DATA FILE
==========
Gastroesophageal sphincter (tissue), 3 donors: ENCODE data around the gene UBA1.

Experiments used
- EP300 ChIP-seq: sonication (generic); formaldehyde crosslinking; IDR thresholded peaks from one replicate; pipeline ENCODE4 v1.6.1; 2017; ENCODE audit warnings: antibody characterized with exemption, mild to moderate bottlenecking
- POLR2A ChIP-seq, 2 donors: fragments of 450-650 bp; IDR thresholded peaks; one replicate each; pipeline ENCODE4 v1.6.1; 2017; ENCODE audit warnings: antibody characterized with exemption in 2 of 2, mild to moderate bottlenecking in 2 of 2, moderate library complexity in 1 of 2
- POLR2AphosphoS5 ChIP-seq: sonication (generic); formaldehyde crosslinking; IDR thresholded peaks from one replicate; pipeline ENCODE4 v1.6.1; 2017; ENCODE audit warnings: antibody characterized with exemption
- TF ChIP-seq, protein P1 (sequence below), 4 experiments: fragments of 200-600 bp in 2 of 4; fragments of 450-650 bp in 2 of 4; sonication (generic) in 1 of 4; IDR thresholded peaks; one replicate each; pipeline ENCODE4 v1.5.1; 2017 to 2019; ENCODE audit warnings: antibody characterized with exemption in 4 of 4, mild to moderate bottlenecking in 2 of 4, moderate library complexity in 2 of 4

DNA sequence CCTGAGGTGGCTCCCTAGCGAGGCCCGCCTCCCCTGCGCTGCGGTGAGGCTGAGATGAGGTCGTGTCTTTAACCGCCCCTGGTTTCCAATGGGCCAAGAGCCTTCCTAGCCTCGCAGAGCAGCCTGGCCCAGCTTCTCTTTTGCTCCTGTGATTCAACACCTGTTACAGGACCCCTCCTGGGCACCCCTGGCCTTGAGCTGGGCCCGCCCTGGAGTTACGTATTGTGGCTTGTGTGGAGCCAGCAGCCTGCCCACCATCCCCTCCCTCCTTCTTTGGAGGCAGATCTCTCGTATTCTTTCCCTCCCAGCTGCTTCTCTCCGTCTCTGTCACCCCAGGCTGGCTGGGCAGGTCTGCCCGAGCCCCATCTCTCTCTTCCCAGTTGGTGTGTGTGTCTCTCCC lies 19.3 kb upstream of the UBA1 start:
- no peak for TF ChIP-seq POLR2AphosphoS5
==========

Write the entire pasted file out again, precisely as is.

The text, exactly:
Gastroesophageal sphincter (tissue), 3 donors: ENCODE data around the gene UBA1.

Experiments used
- EP300 ChIP-seq: sonication (generic); formaldehyde crosslinking; IDR thresholded peaks from one replicate; pipeline ENCODE4 v1.6.1; 2017; ENCODE audit warnings: antibody characterized with exemption, mild to moderate bottlenecking
- POLR2A ChIP-seq, 2 donors: fragments of 450-650 bp; IDR thresholded peaks; one replicate each; pipeline ENCODE4 v1.6.1; 2017; ENCODE audit warnings: antibody characterized with exemption in 2 of 2, mild to moderate bottlenecking in 2 of 2, moderate library complexity in 1 of 2
- POLR2AphosphoS5 ChIP-seq: sonication (generic); formaldehyde crosslinking; IDR thresholded peaks from one replicate; pipeline ENCODE4 v1.6.1; 2017; ENCODE audit warnings: antibody characterized with exemption
- TF ChIP-seq, protein P1 (sequence below), 4 experiments: fragments of 200-600 bp in 2 of 4; fragments of 450-650 bp in 2 of 4; sonication (generic) in 1 of 4; IDR thresholded peaks; one replicate each; pipeline ENCODE4 v1.5.1; 2017 to 2019; ENCODE audit warnings: antibody characterized with exemption in 4 of 4, mild to moderate bottlenecking in 2 of 4, moderate library complexity in 2 of 4

DNA sequence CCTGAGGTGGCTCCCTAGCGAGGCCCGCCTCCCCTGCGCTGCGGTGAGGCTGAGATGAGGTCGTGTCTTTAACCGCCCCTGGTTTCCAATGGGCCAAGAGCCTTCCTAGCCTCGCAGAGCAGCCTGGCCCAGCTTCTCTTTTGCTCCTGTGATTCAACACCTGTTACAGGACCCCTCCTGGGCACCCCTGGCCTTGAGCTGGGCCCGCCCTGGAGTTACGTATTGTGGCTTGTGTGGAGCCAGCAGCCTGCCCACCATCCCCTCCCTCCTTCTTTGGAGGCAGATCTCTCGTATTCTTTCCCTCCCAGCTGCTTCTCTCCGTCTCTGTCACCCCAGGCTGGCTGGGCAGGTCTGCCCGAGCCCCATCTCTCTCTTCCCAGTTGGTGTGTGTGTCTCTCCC lies 19.3 kb upstream of the UBA1 start:
- no peak for TF ChIP-seq POLR2AphosphoS5